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Free trade at what cost?

The Morning Call, Allentown, USA

Free trade at what cost?

NAFTA-like debate brewing on Capitol Hill as White House pushes pacts with South Korea, Panama and Colombia.

By Colby Itkowitz and Scott Kraus, THE MORNING CALL

5 July 2011

Inking free trade deals with South Korea, Panama and Colombia is among the highest priorities for the U.S. business community.

Manufacturer B. Braun Medical, for one, anticipates that lowering tariffs, especially south of the border, would greatly increase sales of its medical devices.

"The bottom line is we are trying to keep jobs here in the Lehigh Valley," said Tom Black, the Bethlehem company’s vice president of overseas and emerging markets sales and marketing. "The more we can export into countries in Central and South America, the more it is going to allow to keep jobs here."

From experience, Ed Brill sees pitfalls in overseas deals. One-time owner of the now-shuttered Allentown Metal Works (then called BVI Precision Materials), Brill said free trade is great in theory, but in practice hasn’t been fair to American workers.

"We intensely trained our employees," he said, "but we lost bids when we competed against foreign companies" because of lower wages and lower regulatory costs.

Seventeen years after the signing of the North American Free Trade Agreement by the United States, Canada and Mexico, the contentious issue of free trade is back on Capitol Hill. The White House and some lawmakers are pushing to complete deals with South Korea, Panama and Colombia in the works since George W. Bush’s presidency.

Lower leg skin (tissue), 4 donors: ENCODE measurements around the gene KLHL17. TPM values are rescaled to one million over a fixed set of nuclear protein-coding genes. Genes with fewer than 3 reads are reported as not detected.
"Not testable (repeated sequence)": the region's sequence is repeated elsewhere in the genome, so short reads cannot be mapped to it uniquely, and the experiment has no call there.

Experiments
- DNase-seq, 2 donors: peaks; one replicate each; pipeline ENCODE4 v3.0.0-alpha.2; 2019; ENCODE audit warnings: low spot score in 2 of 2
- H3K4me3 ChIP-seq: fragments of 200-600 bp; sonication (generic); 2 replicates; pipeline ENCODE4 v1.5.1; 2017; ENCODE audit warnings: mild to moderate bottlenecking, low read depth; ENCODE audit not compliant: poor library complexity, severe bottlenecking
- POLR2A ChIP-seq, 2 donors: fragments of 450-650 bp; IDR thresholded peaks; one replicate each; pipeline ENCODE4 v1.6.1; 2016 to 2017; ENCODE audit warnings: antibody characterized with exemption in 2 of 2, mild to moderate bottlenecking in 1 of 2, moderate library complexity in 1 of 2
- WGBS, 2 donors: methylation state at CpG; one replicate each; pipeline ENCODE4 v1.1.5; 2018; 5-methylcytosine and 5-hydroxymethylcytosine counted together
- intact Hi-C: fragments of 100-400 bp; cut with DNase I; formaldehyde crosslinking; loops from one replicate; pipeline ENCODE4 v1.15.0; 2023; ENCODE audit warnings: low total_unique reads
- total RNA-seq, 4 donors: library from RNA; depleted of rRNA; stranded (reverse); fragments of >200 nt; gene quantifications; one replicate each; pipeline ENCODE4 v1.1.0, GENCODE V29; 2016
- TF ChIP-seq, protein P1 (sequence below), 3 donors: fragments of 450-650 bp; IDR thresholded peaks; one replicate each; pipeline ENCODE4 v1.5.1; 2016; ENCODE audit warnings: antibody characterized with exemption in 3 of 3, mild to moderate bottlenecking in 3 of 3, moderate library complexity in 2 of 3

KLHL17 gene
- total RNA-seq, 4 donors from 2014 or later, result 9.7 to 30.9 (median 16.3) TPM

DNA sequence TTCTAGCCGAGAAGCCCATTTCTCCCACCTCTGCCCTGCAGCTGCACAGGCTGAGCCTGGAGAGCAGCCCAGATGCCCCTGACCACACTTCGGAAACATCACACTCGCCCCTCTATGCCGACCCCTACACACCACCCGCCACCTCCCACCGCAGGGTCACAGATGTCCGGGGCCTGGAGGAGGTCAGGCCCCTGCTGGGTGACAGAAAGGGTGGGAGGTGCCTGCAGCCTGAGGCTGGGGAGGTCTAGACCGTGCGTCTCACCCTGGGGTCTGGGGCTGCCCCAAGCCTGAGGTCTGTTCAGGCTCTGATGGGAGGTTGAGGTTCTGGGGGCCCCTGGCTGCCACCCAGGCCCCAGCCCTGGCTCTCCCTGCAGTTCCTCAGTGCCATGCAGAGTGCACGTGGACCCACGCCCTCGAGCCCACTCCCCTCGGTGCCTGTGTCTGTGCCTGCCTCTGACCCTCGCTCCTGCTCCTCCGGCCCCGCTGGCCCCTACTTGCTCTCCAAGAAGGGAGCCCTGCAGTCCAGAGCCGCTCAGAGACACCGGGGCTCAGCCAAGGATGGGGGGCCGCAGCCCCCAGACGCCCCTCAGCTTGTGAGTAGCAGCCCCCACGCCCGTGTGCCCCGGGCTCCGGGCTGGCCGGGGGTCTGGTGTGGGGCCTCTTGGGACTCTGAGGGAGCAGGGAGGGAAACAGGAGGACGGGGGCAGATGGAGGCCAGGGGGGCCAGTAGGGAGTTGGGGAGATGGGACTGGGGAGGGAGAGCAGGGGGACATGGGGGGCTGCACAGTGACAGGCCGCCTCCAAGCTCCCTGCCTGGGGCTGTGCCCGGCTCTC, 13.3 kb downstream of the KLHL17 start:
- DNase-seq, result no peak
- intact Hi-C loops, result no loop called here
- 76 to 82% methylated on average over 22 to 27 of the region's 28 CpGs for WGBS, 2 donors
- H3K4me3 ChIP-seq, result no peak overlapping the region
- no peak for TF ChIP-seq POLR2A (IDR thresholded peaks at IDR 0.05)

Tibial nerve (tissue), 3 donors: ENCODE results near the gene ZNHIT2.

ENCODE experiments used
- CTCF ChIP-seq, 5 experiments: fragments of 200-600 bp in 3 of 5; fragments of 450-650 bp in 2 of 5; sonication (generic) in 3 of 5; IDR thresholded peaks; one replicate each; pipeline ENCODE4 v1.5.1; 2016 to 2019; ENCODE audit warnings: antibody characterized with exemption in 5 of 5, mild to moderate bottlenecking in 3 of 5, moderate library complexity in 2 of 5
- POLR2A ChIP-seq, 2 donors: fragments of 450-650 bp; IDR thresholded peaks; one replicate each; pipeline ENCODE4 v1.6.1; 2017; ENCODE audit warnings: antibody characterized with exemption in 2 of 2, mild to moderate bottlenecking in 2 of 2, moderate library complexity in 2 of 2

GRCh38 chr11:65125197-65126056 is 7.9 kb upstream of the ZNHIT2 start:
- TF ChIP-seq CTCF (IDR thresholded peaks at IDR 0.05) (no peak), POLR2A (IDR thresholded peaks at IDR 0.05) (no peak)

Free trade lowers overseas barriers to U.S. products. But it also makes it easier for foreign competitors to do business here. It’s a complex issue, and many Americans believe such deals are responsible for shipping jobs overseas. The cost benefit analysis is greatly contested between businesses and labor groups.

The pro-business U.S. Chamber of Commerce is pushing hard for Congress to move forward on the agreements, especially since the European Union’s agreement with South Korea went into effect Friday. The Economic Policy Institute, a labor-backed group, insists these deals hurt the American worker.

Different studies show different outcomes. The American Farm Bureau offers statistics showing the three agreements together are expected to increase direct exports from Pennsylvania by $54.9 million annually. The International Trade Administration says exports of manufactured goods support about 258,000 jobs in Pennsylvania.

But the Economic Policy Institute, in a state-by-state analysis, warned that NAFTA resulted in 35,000 lost jobs in Pennsylvania, with 27,000 of them in manufacturing.